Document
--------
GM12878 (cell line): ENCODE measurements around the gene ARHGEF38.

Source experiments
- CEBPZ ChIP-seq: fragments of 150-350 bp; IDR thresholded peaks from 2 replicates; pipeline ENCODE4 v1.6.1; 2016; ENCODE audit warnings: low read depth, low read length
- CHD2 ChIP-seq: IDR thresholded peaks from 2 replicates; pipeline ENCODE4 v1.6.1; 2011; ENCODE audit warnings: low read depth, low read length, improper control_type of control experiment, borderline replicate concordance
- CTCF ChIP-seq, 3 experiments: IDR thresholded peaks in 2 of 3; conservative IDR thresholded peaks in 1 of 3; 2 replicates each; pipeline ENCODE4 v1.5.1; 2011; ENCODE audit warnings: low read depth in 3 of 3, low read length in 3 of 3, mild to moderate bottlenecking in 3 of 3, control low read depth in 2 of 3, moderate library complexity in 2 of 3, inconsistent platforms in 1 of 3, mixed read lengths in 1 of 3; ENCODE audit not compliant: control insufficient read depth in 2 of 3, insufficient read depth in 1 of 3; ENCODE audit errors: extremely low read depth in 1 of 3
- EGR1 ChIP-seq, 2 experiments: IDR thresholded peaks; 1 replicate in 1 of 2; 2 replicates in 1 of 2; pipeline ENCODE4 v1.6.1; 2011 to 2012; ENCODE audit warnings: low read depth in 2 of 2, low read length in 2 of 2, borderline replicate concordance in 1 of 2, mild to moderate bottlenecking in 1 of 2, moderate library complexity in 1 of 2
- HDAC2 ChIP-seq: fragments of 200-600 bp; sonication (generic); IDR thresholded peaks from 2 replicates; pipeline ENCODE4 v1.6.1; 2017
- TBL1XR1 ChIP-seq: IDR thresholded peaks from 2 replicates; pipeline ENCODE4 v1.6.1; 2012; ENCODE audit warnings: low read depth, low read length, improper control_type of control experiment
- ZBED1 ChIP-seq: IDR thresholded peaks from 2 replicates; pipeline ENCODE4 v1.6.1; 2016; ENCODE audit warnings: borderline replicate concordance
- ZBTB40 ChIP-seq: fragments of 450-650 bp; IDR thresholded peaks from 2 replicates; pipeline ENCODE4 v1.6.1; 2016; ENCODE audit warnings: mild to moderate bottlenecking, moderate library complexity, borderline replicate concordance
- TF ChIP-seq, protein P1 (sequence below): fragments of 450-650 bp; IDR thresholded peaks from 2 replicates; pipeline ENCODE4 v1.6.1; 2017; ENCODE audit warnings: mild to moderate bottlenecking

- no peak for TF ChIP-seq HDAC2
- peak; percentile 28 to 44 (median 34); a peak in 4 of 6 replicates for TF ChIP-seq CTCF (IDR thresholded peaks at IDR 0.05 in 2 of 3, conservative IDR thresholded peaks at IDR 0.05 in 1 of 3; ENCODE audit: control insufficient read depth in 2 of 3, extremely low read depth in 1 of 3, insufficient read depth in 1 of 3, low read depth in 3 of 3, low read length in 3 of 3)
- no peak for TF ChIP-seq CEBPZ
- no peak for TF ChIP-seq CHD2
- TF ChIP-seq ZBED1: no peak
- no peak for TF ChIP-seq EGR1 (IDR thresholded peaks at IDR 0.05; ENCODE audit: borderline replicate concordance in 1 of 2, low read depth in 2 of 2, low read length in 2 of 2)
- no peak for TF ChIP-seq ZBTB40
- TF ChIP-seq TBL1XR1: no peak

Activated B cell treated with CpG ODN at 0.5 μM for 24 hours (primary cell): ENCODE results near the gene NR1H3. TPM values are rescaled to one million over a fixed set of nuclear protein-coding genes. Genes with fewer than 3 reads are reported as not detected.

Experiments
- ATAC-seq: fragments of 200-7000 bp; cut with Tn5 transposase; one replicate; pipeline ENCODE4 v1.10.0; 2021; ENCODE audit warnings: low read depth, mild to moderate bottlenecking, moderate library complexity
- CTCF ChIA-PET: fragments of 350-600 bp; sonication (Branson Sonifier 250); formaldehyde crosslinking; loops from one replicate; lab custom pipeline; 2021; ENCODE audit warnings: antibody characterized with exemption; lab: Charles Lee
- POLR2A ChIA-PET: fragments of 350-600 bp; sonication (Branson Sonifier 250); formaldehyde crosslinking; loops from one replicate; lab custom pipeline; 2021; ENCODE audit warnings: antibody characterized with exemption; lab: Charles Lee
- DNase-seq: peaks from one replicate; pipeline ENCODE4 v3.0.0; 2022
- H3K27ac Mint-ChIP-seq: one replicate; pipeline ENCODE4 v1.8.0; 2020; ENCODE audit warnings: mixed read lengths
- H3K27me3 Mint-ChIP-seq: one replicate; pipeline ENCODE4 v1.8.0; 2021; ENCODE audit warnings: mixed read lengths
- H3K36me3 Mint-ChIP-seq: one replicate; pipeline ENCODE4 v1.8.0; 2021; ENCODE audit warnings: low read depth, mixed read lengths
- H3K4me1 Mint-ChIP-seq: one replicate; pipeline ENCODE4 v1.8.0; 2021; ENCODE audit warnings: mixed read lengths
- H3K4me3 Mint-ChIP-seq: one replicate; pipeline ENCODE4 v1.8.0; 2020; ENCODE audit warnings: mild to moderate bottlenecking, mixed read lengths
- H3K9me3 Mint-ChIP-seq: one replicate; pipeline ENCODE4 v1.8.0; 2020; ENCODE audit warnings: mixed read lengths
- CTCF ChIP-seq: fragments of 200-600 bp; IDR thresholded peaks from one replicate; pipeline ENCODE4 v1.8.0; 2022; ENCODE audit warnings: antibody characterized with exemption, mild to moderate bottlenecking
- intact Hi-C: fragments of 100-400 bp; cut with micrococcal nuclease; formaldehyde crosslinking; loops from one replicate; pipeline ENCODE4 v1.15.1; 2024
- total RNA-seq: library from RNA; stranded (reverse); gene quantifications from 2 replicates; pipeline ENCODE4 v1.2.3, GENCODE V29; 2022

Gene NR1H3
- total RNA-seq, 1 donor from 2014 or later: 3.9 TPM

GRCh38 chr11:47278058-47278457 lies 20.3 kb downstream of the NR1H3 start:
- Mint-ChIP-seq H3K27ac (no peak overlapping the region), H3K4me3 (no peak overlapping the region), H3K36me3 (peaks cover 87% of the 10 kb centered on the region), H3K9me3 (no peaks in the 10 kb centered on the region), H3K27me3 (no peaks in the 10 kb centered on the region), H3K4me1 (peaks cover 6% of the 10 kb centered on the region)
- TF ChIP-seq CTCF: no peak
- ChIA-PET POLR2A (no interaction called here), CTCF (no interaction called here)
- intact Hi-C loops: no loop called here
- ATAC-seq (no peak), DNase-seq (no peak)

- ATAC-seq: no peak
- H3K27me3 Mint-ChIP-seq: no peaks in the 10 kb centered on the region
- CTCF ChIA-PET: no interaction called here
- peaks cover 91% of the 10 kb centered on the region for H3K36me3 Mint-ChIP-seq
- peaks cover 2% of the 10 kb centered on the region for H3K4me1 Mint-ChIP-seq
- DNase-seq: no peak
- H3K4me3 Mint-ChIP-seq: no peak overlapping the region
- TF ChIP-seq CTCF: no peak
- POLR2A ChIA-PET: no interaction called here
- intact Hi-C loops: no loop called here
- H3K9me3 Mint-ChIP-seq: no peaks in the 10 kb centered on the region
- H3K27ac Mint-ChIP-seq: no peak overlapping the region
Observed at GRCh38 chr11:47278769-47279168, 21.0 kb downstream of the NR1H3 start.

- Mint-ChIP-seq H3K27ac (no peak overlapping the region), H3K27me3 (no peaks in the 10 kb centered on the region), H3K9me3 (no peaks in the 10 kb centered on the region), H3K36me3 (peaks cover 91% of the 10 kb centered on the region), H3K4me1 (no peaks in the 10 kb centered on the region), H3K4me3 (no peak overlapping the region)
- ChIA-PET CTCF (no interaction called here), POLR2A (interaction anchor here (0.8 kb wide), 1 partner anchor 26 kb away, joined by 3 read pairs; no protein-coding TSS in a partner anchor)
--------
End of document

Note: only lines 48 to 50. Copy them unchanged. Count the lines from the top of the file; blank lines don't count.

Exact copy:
- DNase-seq: no peak
- H3K4me3 Mint-ChIP-seq: no peak overlapping the region
- TF ChIP-seq CTCF: no peak